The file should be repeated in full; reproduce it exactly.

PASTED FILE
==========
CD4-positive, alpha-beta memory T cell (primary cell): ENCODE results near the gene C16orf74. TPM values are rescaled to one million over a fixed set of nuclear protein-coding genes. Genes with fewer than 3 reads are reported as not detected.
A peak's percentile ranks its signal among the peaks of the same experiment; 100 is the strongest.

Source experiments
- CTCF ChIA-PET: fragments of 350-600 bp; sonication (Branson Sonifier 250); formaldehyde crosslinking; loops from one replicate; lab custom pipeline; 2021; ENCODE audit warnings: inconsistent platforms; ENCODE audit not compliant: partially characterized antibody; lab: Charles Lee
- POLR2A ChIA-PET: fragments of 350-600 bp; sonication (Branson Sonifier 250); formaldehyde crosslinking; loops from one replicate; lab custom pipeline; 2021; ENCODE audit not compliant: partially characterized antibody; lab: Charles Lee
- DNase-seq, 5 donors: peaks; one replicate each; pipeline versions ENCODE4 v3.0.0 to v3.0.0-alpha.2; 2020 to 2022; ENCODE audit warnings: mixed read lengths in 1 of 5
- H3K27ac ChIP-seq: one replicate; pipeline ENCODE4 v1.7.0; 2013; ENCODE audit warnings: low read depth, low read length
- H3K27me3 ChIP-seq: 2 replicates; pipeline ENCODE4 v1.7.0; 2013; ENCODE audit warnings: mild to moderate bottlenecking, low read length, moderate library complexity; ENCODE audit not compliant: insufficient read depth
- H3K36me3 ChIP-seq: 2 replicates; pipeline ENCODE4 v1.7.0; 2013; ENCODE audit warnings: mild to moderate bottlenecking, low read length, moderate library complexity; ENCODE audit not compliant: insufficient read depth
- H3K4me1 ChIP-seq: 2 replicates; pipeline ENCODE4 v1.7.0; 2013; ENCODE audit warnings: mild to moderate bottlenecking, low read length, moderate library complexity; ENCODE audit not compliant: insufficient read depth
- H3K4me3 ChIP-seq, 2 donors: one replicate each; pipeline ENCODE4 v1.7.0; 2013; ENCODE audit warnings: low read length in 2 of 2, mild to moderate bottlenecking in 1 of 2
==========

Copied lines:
CD4-positive, alpha-beta memory T cell (primary cell): ENCODE results near the gene C16orf74. TPM values are rescaled to one million over a fixed set of nuclear protein-coding genes. Genes with fewer than 3 reads are reported as not detected.
A peak's percentile ranks its signal among the peaks of the same experiment; 100 is the strongest.

Source experiments
- CTCF ChIA-PET: fragments of 350-600 bp; sonication (Branson Sonifier 250); formaldehyde crosslinking; loops from one replicate; lab custom pipeline; 2021; ENCODE audit warnings: inconsistent platforms; ENCODE audit not compliant: partially characterized antibody; lab: Charles Lee
- POLR2A ChIA-PET: fragments of 350-600 bp; sonication (Branson Sonifier 250); formaldehyde crosslinking; loops from one replicate; lab custom pipeline; 2021; ENCODE audit not compliant: partially characterized antibody; lab: Charles Lee
- DNase-seq, 5 donors: peaks; one replicate each; pipeline versions ENCODE4 v3.0.0 to v3.0.0-alpha.2; 2020 to 2022; ENCODE audit warnings: mixed read lengths in 1 of 5
- H3K27ac ChIP-seq: one replicate; pipeline ENCODE4 v1.7.0; 2013; ENCODE audit warnings: low read depth, low read length
- H3K27me3 ChIP-seq: 2 replicates; pipeline ENCODE4 v1.7.0; 2013; ENCODE audit warnings: mild to moderate bottlenecking, low read length, moderate library complexity; ENCODE audit not compliant: insufficient read depth
- H3K36me3 ChIP-seq: 2 replicates; pipeline ENCODE4 v1.7.0; 2013; ENCODE audit warnings: mild to moderate bottlenecking, low read length, moderate library complexity; ENCODE audit not compliant: insufficient read depth
- H3K4me1 ChIP-seq: 2 replicates; pipeline ENCODE4 v1.7.0; 2013; ENCODE audit warnings: mild to moderate bottlenecking, low read length, moderate library complexity; ENCODE audit not compliant: insufficient read depth
- H3K4me3 ChIP-seq, 2 donors: one replicate each; pipeline ENCODE4 v1.7.0; 2013; ENCODE audit warnings: low read length in 2 of 2, mild to moderate bottlenecking in 1 of 2